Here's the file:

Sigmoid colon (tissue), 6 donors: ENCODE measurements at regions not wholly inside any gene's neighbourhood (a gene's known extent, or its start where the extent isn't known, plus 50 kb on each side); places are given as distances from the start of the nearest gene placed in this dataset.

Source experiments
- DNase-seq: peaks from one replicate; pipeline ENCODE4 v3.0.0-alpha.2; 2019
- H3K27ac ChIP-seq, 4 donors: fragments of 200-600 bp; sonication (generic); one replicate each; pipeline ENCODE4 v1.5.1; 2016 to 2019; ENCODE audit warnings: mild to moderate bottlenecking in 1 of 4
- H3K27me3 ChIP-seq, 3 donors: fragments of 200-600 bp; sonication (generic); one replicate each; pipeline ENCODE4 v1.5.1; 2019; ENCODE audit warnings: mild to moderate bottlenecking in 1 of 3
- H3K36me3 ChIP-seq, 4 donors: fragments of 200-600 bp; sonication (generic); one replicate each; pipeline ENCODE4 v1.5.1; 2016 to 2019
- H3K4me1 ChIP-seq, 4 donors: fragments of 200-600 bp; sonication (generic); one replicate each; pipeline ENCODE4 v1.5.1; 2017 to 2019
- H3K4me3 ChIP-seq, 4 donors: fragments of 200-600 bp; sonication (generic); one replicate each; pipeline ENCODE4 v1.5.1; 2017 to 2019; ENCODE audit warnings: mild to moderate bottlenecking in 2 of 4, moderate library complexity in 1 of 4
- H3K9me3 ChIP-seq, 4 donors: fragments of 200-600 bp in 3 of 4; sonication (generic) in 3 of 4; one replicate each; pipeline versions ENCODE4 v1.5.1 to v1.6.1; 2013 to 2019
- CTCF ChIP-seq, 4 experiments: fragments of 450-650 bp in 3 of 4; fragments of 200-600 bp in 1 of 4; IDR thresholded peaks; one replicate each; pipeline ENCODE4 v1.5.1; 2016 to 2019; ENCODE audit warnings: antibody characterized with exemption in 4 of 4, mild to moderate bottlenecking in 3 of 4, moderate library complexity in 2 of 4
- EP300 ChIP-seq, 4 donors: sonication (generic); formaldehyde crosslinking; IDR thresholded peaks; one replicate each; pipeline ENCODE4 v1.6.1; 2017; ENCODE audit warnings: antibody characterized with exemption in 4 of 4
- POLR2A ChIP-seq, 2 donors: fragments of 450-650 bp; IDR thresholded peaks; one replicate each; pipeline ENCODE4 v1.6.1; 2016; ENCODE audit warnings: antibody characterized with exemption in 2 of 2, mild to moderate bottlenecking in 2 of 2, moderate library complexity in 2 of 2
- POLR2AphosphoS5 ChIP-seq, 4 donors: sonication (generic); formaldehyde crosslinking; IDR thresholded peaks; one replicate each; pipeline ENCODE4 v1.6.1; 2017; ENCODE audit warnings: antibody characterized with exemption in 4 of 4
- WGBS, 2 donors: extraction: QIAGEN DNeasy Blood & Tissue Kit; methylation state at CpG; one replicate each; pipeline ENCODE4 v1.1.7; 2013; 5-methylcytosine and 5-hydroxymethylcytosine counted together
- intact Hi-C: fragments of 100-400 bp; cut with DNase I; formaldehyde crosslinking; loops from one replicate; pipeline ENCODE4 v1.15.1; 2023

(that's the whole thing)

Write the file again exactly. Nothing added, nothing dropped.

Sigmoid colon (tissue), 6 donors: ENCODE measurements at regions not wholly inside any gene's neighbourhood (a gene's known extent, or its start where the extent isn't known, plus 50 kb on each side); places are given as distances from the start of the nearest gene placed in this dataset.

Source experiments
- DNase-seq: peaks from one replicate; pipeline ENCODE4 v3.0.0-alpha.2; 2019
- H3K27ac ChIP-seq, 4 donors: fragments of 200-600 bp; sonication (generic); one replicate each; pipeline ENCODE4 v1.5.1; 2016 to 2019; ENCODE audit warnings: mild to moderate bottlenecking in 1 of 4
- H3K27me3 ChIP-seq, 3 donors: fragments of 200-600 bp; sonication (generic); one replicate each; pipeline ENCODE4 v1.5.1; 2019; ENCODE audit warnings: mild to moderate bottlenecking in 1 of 3
- H3K36me3 ChIP-seq, 4 donors: fragments of 200-600 bp; sonication (generic); one replicate each; pipeline ENCODE4 v1.5.1; 2016 to 2019
- H3K4me1 ChIP-seq, 4 donors: fragments of 200-600 bp; sonication (generic); one replicate each; pipeline ENCODE4 v1.5.1; 2017 to 2019
- H3K4me3 ChIP-seq, 4 donors: fragments of 200-600 bp; sonication (generic); one replicate each; pipeline ENCODE4 v1.5.1; 2017 to 2019; ENCODE audit warnings: mild to moderate bottlenecking in 2 of 4, moderate library complexity in 1 of 4
- H3K9me3 ChIP-seq, 4 donors: fragments of 200-600 bp in 3 of 4; sonication (generic) in 3 of 4; one replicate each; pipeline versions ENCODE4 v1.5.1 to v1.6.1; 2013 to 2019
- CTCF ChIP-seq, 4 experiments: fragments of 450-650 bp in 3 of 4; fragments of 200-600 bp in 1 of 4; IDR thresholded peaks; one replicate each; pipeline ENCODE4 v1.5.1; 2016 to 2019; ENCODE audit warnings: antibody characterized with exemption in 4 of 4, mild to moderate bottlenecking in 3 of 4, moderate library complexity in 2 of 4
- EP300 ChIP-seq, 4 donors: sonication (generic); formaldehyde crosslinking; IDR thresholded peaks; one replicate each; pipeline ENCODE4 v1.6.1; 2017; ENCODE audit warnings: antibody characterized with exemption in 4 of 4
- POLR2A ChIP-seq, 2 donors: fragments of 450-650 bp; IDR thresholded peaks; one replicate each; pipeline ENCODE4 v1.6.1; 2016; ENCODE audit warnings: antibody characterized with exemption in 2 of 2, mild to moderate bottlenecking in 2 of 2, moderate library complexity in 2 of 2
- POLR2AphosphoS5 ChIP-seq, 4 donors: sonication (generic); formaldehyde crosslinking; IDR thresholded peaks; one replicate each; pipeline ENCODE4 v1.6.1; 2017; ENCODE audit warnings: antibody characterized with exemption in 4 of 4
- WGBS, 2 donors: extraction: QIAGEN DNeasy Blood & Tissue Kit; methylation state at CpG; one replicate each; pipeline ENCODE4 v1.1.7; 2013; 5-methylcytosine and 5-hydroxymethylcytosine counted together
- intact Hi-C: fragments of 100-400 bp; cut with DNase I; formaldehyde crosslinking; loops from one replicate; pipeline ENCODE4 v1.15.1; 2023